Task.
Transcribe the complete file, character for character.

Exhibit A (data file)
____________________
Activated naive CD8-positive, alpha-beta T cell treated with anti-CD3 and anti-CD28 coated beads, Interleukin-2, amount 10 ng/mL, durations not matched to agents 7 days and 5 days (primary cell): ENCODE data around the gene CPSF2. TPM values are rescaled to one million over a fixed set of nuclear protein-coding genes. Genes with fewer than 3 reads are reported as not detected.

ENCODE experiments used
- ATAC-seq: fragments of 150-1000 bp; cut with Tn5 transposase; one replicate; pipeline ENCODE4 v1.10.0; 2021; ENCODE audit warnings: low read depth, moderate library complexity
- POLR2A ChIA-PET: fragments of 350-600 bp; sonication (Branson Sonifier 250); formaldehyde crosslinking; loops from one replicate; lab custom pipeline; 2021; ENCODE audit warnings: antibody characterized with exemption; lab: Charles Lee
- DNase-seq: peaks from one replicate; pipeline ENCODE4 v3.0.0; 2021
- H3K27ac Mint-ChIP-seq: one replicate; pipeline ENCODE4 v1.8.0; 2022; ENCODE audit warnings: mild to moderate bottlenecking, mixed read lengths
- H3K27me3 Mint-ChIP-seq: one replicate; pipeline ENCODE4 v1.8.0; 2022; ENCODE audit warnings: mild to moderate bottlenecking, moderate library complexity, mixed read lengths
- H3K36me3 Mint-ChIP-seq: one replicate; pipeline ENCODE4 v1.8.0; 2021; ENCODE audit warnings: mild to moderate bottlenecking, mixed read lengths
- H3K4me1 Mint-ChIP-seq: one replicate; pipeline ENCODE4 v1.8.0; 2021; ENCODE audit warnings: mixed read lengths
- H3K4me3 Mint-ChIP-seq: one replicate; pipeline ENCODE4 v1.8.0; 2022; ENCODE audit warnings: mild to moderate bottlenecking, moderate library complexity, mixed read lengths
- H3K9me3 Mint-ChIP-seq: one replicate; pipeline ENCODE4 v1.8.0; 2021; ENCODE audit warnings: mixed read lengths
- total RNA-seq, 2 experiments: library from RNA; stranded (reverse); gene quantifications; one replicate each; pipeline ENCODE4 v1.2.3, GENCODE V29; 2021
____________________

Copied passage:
Activated naive CD8-positive, alpha-beta T cell treated with anti-CD3 and anti-CD28 coated beads, Interleukin-2, amount 10 ng/mL, durations not matched to agents 7 days and 5 days (primary cell): ENCODE data around the gene CPSF2. TPM values are rescaled to one million over a fixed set of nuclear protein-coding genes. Genes with fewer than 3 reads are reported as not detected.

ENCODE experiments used
- ATAC-seq: fragments of 150-1000 bp; cut with Tn5 transposase; one replicate; pipeline ENCODE4 v1.10.0; 2021; ENCODE audit warnings: low read depth, moderate library complexity
- POLR2A ChIA-PET: fragments of 350-600 bp; sonication (Branson Sonifier 250); formaldehyde crosslinking; loops from one replicate; lab custom pipeline; 2021; ENCODE audit warnings: antibody characterized with exemption; lab: Charles Lee
- DNase-seq: peaks from one replicate; pipeline ENCODE4 v3.0.0; 2021
- H3K27ac Mint-ChIP-seq: one replicate; pipeline ENCODE4 v1.8.0; 2022; ENCODE audit warnings: mild to moderate bottlenecking, mixed read lengths
- H3K27me3 Mint-ChIP-seq: one replicate; pipeline ENCODE4 v1.8.0; 2022; ENCODE audit warnings: mild to moderate bottlenecking, moderate library complexity, mixed read lengths
- H3K36me3 Mint-ChIP-seq: one replicate; pipeline ENCODE4 v1.8.0; 2021; ENCODE audit warnings: mild to moderate bottlenecking, mixed read lengths
- H3K4me1 Mint-ChIP-seq: one replicate; pipeline ENCODE4 v1.8.0; 2021; ENCODE audit warnings: mixed read lengths
- H3K4me3 Mint-ChIP-seq: one replicate; pipeline ENCODE4 v1.8.0; 2022; ENCODE audit warnings: mild to moderate bottlenecking, moderate library complexity, mixed read lengths
- H3K9me3 Mint-ChIP-seq: one replicate; pipeline ENCODE4 v1.8.0; 2021; ENCODE audit warnings: mixed read lengths
- total RNA-seq, 2 experiments: library from RNA; stranded (reverse); gene quantifications; one replicate each; pipeline ENCODE4 v1.2.3, GENCODE V29; 2021